A Florida federal judge ordered sanctions against Halifax Hospital Medical Center for destroying evidence requested as part of a False Claims Act suit. The suit (United States ex rel v. Halifax Hospital Medical Center, et al., No. 09-cv-1002 (M.D. Fla) led to an $85 million settlement agreement in March, with a second phase of the same suit set for trial in July. The hospital must now pay the price its non-compliance in the suit.
U.S. District Judge Gregory A. Presnell ordered that the hospital pay for the amount of whistleblower Elin Baklid-Kunz’s attorney’s fees and expenses incurred while attempting to obtain medical records from Halifax, an amount that could total hundreds of thousands of dollars.
In the original lawsuit, first brought by Elin Baklid-Kunz, an employee whistleblower, the government alleged that Halifax violated Stark Law and the False Claims Act by paying bonuses to a group of neurologists and oncologists in exchange for Medicare patient referrals. The complaint also alleged Halifax had improperly included the cost of these bonuses and prescription drug tests in its Medicare billings. Halifax agreed to pay an $85 million settlement rather than proceed to trial and face a possible $500 million in sanctions. Ongoing settlement discussions for the upcoming second phase of the lawsuit suggest the damages could surpass $300 million when all penalties are included.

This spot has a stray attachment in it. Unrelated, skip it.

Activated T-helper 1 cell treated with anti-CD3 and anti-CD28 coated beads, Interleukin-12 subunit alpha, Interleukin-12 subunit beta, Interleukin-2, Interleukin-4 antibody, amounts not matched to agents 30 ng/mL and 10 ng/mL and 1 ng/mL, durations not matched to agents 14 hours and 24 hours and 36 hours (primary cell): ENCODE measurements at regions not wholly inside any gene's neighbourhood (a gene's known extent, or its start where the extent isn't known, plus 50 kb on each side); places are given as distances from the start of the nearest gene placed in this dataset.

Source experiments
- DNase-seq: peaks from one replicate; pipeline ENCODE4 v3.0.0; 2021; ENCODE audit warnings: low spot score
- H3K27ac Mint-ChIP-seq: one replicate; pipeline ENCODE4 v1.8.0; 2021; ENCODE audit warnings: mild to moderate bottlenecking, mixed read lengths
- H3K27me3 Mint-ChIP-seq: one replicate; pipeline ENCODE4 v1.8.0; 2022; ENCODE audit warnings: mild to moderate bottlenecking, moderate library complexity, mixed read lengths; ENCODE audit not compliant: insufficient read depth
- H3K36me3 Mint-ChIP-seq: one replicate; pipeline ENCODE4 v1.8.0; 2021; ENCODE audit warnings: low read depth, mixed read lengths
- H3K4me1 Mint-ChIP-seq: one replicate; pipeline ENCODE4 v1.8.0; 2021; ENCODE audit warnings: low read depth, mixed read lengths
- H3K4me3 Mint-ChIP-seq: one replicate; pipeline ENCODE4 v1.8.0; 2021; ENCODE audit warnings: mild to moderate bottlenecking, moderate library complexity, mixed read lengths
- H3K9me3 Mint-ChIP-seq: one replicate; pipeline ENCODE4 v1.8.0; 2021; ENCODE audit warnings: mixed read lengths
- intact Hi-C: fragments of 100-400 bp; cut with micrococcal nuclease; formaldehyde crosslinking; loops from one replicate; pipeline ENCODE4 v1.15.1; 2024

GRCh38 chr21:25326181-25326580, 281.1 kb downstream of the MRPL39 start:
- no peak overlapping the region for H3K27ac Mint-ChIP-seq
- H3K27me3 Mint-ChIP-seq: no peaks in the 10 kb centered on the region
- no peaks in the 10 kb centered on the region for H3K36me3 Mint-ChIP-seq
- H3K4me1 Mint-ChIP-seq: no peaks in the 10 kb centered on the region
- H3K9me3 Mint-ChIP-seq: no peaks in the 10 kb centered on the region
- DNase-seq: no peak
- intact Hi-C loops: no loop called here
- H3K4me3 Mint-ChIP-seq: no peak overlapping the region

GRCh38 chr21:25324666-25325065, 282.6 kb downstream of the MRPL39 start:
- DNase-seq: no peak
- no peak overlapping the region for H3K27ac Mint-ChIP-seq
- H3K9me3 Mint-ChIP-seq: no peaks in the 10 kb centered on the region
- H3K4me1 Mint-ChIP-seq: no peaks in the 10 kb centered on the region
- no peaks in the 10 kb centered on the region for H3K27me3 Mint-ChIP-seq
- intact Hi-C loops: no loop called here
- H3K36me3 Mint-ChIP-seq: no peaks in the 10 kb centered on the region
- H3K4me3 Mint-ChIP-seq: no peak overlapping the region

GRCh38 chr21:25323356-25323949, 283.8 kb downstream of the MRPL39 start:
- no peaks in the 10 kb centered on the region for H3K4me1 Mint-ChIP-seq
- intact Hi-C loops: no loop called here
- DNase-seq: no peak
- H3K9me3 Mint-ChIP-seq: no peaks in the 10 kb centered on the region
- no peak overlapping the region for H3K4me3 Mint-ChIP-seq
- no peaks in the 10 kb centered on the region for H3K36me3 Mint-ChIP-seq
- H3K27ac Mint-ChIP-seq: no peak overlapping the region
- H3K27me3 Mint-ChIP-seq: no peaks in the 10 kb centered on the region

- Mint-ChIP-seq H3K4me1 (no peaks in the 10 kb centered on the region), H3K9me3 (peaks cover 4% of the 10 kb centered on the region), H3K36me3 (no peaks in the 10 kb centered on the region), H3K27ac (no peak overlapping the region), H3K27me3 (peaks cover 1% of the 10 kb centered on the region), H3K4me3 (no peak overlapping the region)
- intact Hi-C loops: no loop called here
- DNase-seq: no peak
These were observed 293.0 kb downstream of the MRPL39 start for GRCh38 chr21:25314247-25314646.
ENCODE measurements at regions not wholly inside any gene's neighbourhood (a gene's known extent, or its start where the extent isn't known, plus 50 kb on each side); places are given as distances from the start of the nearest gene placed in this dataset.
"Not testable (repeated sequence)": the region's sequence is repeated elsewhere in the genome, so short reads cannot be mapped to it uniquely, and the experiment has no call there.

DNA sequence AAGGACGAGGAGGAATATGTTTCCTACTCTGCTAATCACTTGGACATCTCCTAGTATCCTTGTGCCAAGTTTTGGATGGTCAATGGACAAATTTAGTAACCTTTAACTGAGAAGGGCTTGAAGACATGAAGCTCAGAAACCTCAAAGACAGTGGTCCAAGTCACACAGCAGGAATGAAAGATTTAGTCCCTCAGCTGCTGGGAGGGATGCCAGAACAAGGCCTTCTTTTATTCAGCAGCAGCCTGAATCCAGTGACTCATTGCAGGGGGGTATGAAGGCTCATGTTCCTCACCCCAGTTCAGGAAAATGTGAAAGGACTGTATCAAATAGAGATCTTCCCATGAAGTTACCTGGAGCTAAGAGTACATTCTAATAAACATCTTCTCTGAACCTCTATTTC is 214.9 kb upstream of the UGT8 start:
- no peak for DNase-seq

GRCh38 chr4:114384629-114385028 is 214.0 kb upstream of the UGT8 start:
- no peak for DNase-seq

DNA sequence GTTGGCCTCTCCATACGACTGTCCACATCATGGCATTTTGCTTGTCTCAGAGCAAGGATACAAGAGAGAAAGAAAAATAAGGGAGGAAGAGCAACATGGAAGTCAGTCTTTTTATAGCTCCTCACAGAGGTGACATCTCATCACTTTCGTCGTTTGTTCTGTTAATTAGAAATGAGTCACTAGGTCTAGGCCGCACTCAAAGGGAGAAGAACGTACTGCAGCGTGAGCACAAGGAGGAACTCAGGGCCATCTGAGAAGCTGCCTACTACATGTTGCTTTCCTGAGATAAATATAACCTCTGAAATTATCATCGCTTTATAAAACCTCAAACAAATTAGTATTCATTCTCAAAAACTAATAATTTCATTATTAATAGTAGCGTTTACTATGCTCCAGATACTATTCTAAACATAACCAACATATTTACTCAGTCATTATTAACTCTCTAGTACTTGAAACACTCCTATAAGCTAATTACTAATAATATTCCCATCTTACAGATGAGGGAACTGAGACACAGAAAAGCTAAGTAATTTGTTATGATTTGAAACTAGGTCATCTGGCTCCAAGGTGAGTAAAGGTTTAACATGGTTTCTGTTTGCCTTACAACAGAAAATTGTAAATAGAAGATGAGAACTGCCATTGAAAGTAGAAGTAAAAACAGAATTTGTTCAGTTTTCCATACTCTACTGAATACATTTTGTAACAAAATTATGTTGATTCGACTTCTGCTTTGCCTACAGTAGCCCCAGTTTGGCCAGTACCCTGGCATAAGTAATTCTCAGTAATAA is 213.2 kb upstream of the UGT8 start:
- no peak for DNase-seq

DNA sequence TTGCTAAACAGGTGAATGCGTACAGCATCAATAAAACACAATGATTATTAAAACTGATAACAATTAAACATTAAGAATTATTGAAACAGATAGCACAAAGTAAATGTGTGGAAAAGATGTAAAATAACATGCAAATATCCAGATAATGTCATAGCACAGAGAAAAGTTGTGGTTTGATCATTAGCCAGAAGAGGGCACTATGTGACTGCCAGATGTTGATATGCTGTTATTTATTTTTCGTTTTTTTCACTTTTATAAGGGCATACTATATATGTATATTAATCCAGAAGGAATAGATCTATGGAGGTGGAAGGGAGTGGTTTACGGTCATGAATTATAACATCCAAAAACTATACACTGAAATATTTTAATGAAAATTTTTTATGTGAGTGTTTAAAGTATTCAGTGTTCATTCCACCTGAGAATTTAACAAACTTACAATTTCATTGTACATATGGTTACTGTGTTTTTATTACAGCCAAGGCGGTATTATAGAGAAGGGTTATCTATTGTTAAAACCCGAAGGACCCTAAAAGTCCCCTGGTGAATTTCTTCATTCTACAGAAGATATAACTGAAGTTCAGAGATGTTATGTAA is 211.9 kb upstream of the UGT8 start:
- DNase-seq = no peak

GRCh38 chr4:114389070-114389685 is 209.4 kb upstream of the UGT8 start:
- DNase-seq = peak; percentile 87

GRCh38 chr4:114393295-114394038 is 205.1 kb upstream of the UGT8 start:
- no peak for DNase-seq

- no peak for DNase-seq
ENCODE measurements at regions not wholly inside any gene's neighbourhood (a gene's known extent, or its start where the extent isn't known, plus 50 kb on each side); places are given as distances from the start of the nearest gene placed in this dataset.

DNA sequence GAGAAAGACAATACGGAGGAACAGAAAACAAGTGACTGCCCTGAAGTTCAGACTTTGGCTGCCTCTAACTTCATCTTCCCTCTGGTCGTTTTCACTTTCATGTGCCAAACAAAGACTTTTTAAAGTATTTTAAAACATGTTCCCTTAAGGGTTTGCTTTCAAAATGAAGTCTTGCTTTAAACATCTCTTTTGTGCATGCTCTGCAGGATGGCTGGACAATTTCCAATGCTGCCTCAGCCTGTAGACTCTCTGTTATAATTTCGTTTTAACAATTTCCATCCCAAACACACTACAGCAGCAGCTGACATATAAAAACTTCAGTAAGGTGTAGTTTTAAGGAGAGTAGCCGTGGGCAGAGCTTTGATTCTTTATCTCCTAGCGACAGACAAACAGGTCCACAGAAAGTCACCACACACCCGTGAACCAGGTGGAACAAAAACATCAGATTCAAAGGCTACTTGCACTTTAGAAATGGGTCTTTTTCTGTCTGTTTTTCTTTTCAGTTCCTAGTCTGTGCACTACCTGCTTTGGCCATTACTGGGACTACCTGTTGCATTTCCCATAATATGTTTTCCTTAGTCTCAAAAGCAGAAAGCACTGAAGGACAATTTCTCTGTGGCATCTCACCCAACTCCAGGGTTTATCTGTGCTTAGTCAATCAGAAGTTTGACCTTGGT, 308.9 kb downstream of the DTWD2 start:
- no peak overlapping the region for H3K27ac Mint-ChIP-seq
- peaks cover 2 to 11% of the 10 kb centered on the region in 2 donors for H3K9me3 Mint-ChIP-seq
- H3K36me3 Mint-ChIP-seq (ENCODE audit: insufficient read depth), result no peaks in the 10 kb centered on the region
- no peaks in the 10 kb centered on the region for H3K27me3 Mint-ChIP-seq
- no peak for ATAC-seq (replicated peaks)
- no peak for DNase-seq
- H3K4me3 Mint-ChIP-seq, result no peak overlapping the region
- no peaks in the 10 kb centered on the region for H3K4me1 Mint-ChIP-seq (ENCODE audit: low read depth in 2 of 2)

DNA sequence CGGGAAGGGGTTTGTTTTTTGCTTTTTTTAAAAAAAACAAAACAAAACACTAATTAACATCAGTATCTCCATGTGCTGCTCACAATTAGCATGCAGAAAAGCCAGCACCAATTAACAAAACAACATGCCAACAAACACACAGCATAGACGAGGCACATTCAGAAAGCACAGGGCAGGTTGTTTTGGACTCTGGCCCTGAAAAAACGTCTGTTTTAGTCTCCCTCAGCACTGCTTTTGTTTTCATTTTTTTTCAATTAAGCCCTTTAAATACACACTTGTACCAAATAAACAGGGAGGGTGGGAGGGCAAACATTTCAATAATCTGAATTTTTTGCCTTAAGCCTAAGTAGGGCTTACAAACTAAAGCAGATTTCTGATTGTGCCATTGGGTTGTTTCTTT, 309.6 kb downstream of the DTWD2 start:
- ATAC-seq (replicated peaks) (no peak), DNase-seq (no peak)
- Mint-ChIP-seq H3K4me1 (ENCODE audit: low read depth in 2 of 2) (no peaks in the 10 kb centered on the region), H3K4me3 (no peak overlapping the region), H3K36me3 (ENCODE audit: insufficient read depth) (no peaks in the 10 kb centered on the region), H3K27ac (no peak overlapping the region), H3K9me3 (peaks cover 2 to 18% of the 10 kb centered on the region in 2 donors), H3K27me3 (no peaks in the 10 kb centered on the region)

The requested records that were destroyed by Halifax would have determined whether the hospital illegally admitted Medicaid patients for unnecessary short-stay inpatient treatment rather than providing more cost-effective outpatient care. The court ordered these documents to be turned over numerous times before Halifax admitted to destroying the records. The False Claims Act allows for the reduction of damages at the discretion of the court if the defendant fully cooperates with the investigation. However, Judge Presnell wrote that “Halifax’s conduct is reprehensible” and that the hospital must pay all of whistleblower Baklid-Kunz’s attorney’s fees incurred as a result of Halifax’s evasive actions.
Stark Law helps to prevent healthcare providers from making medical decisions about a patient’s treatment based on monetary incentives rather than what is in the patient’s best interest. Whistleblower Baklid-Kunz says she and other employees repeatedly warned Halifax about their violations of Stark Law prior to bringing the suit. Baklid-Kunz received $13 million in the first settlement, and could gain a larger share of the settlement in the second phase for her role in bringing the hospital’s Stark violations to light.